Patient 2 (Figure 4): Male patient, 3 years old, with microsomia together with bilateral Tessier 7 cleft. Surgery was performed under the same conditions by using the same technique. The new labial commissures were marked according to the equation: distance between the commissures = x + x/2, where x represents the length of the nasal base. The quadrangular flaps and zetaplasty were similar to those used on patient 1.

Figure 4. Bilateral macrostomia.

An informed consent form was signed by parents or guardians.


Good aesthetic results were obtained, with the scars in good condition (Figures 5 and 6). Masticatory function and buccal opening were adequate. No ischemia was observed on the sutures, and the repositioning of the orbicularis oculi favored the functional outcome. The occlusion was improved, and the repositioning of the labial commissure was symmetrical. Neither surgical wound infection nor other complications occurred in the postoperative period. After 5 years of follow-up, the patients maintained satisfactory results.

Figure 5. Five years after bilateral macrostomia correction.

Figure 6. Two-years after correction of bilateral macrostomia.


The pathological anatomy of this deformity is well known, but the existence of different corrective techniques demonstrates the lack of consensus as to which procedure presents the best results. It is recommended to correct the defect between 3 and 12 months of life to prevent impairment of the speech process4. Early intervention is advocated for patients who present pronounced nutritional deficiency. However, at 12 months, concurrent correction of other possible associated facial changes could be attained, and thus, is preferred by most authors. When macrostomia is associated with a cleft lip, the repair of macrostomia should be performed after cheiloplasty because the balance of the upper and lower lips should be taken into account in the repair of macrostomia2.

With regard to the unilateral commissuroplasty, published data are more elaborate and the marking of the new commissure can be performed according to Mathes' method. The author used the distance between the philtrum and the commissure contralateral to the defect. This distance is then transferred to the malformed side with an overcorrection, as a scar contraction is expected.

This overcorrection is not well established, but in patient 1, we used a difference of 2 mm, which was satisfactory and reproducible. To achieve a natural labial commissural form, muscle bundles are overlain, with the upper part positioned anteriorly, and the bottom part positioned posteriorly. Thus, the muscle is reanimated, and sphincter function is achieved.

Despite being performed at an unusual age, the results were not impaired owing to the proper use of the technique. The marking with a 2-mm difference to the contralateral labial commissure favored the proper positioning of the scar. This invariably undergoes some contraction, however small. Kaplan13 reported commissuroplasty with a quadrangular flap of the upper lip, but its end does not include the vermillion and leaves a scar in the lower lip.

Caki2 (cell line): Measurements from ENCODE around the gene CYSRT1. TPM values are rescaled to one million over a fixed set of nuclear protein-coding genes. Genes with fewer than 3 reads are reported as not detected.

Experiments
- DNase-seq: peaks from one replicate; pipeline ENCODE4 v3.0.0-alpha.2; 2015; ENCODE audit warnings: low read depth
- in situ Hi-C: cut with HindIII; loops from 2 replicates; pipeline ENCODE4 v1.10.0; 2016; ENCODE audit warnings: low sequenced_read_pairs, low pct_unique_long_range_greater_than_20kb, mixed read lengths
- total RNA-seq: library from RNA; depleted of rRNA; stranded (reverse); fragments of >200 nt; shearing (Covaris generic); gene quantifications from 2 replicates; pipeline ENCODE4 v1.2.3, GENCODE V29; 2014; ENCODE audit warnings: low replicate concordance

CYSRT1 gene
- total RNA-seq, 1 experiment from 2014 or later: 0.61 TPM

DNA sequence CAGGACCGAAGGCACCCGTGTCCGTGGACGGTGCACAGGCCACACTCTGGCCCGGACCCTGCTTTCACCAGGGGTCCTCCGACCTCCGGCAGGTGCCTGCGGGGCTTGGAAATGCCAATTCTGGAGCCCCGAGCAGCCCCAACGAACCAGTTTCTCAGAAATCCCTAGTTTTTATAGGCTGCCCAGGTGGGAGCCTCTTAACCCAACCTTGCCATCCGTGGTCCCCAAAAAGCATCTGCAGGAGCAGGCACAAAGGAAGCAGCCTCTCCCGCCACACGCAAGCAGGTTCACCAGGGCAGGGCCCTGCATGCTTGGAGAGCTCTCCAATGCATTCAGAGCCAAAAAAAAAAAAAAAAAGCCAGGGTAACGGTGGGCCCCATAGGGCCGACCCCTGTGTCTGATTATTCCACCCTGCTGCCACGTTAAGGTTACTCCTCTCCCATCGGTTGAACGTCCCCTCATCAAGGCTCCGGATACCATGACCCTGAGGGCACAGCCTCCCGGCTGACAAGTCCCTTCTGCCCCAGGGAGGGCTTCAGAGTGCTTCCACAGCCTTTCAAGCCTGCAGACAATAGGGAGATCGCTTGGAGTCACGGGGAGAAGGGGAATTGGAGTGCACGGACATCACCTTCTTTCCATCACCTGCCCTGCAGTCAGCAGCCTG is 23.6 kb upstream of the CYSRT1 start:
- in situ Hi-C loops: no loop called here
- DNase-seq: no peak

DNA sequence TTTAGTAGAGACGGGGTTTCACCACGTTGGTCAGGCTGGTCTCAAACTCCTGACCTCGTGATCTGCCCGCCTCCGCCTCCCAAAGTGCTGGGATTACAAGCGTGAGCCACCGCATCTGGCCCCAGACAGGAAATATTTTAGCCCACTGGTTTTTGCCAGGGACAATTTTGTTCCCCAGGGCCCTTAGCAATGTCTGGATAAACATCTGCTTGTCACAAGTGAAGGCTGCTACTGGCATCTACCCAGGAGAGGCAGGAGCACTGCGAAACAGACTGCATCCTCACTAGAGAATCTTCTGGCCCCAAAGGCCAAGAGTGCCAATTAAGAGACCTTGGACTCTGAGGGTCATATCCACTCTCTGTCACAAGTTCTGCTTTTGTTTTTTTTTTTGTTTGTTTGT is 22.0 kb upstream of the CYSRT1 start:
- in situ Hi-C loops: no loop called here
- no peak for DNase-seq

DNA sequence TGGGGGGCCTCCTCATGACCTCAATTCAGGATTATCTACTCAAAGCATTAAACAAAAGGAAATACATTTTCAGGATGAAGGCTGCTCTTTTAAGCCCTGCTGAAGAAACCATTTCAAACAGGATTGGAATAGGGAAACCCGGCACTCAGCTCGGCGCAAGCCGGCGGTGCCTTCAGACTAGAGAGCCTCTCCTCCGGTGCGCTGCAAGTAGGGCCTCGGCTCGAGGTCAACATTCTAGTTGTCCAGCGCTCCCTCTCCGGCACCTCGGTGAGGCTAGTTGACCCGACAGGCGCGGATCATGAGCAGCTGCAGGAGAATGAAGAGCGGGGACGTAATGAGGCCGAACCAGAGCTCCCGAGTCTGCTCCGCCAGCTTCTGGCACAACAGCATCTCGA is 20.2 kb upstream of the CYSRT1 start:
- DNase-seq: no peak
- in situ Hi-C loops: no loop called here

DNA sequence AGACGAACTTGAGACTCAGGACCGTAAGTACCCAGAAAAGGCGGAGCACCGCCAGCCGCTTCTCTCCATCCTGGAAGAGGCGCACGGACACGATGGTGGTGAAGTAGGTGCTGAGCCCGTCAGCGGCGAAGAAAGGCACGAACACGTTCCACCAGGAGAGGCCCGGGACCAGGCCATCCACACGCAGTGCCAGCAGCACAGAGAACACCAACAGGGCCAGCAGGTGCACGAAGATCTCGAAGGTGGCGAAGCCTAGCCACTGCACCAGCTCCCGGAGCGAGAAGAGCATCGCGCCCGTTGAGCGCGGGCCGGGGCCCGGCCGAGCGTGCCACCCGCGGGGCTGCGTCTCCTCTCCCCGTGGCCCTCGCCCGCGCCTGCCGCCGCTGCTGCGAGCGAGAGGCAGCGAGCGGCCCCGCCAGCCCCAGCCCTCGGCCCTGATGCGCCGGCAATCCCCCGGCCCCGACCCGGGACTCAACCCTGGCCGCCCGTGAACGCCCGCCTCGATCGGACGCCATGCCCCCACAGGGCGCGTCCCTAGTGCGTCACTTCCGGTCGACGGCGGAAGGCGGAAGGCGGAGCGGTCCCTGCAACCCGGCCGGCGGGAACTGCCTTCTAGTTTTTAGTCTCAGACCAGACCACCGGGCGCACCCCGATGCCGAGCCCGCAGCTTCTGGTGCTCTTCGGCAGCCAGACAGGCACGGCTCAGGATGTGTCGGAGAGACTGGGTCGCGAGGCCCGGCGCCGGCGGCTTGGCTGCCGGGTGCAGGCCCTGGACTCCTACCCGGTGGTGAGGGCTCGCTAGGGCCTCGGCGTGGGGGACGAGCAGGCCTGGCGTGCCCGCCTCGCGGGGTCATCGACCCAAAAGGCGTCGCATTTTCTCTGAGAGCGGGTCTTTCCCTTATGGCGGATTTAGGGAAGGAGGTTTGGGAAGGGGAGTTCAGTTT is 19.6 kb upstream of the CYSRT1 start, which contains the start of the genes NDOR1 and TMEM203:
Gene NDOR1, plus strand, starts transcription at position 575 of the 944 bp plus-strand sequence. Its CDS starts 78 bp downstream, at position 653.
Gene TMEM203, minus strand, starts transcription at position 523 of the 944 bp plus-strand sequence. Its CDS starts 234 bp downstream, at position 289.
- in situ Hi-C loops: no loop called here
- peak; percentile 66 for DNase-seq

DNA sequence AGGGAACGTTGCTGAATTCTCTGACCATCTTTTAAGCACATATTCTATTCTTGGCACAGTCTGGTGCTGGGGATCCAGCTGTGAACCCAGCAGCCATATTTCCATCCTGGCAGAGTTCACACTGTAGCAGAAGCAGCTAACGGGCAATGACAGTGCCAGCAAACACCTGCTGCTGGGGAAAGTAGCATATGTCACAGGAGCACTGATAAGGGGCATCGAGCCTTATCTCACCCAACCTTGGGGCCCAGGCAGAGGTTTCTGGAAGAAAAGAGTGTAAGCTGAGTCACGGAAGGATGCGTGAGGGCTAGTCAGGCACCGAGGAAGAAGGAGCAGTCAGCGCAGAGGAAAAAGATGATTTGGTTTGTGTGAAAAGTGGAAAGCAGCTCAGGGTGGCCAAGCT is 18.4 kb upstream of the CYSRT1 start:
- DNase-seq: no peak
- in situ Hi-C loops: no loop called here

The scar in the lower lip and borderless vermillion become more evident over time because of the tension that is created when the mouth is open. For this reason, a mucocutaneous flap of the vermillion of the lower lip was used. The use of quadrangular flaps allowed the correct orientation of the oral mucosa. Therefore, it should be a supplementary procedure to zetaplasty. Besides fixing the orbicularis oculi, it assured that even after 5 years, the masticatory function of the patient remained adequate.

Two controversial opinions exist regarding the skin suture. One favors the use of zetaplasty, and the other states that only a linear suture of the wound should be performed5. An advantage of zetaplasty is that the position of the labial commissure may be adjusted to be similar to that of the non-affected side, while more natural facial expression is an advantage for the simple method with linear suture.

Nevertheless, with this method, the commissure of the mouth tends to be retracted due to contracture and it is difficult to adjust the position of the commissure of the mouth. Thus, some authors recommend a small zetaplasty performed together with the nasolabial groove or multiple Zs as a miscellany that has the beneficial aspects of the two methods.

Currently, the methods with zetaplasty are widely used because better aesthetic results can be expected. However, the last two methods also have a shortcoming in that they make adjustment of the location of the commissure of the mouth in a symmetrical manner difficult. As a result, the commissure tends to be positioned inferiorly as compared with that in the unchanged side.

With respect to the bilateral clefts and with the need for bilateral commissuroplasty, the marking of a new commissure is hampered by lack of a contralateral reference. Some authors use the mid pupillary line as a reference, but we applied the equation for the total length of the lip in patient 2. It consists of x + x/2, in which x refers to the length of the nasal base12,13. With this calculation of the labial length, we can achieve an appropriate oral opening without changing the aesthetic units of the face.


The use of quadrangular mucosal flaps and skin zetaplasty allowed the goals of an optimal surgical treatment to be achieved. As proposed, a functional restoration of labial muscles was achieved, besides a symmetrical, natural, and aesthetic contour, without evidence of significant cicatricial retraction. Thus, we believe that the technique used can be a standard in the treatment of macrostomia.


GGAT Literature search, design of figures, analysis of results, and surgeries.

DMP Revision of the manuscript and literature search.


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1. Hospital dos Defeitos da Face, São Paulo, SP, Brazil
2. Hospital Municipal Infantil Menino Jesus, São Paulo, SP, Brazil
3. Instituto de Cirurgia Plástica Santa Cruz, São Paulo, SP, Brazil
4. Sociedade Brasileira de Cirurgia Plástica, São Paulo, SP, Brazil

Institution: Hospital dos defeitos da face, São Paulo, SP, Brazil.

Corresponding author:
Guilherme Gurgel do Amaral Teles
Rua Dr. Samuel Porto, 237 Ap. 154, Saúde
São Paulo, SP, Brazil Zip Code 04054-010

Article received: May 11, 2013.
Article accepted: September 1, 2013.
Conflicts of interest: none.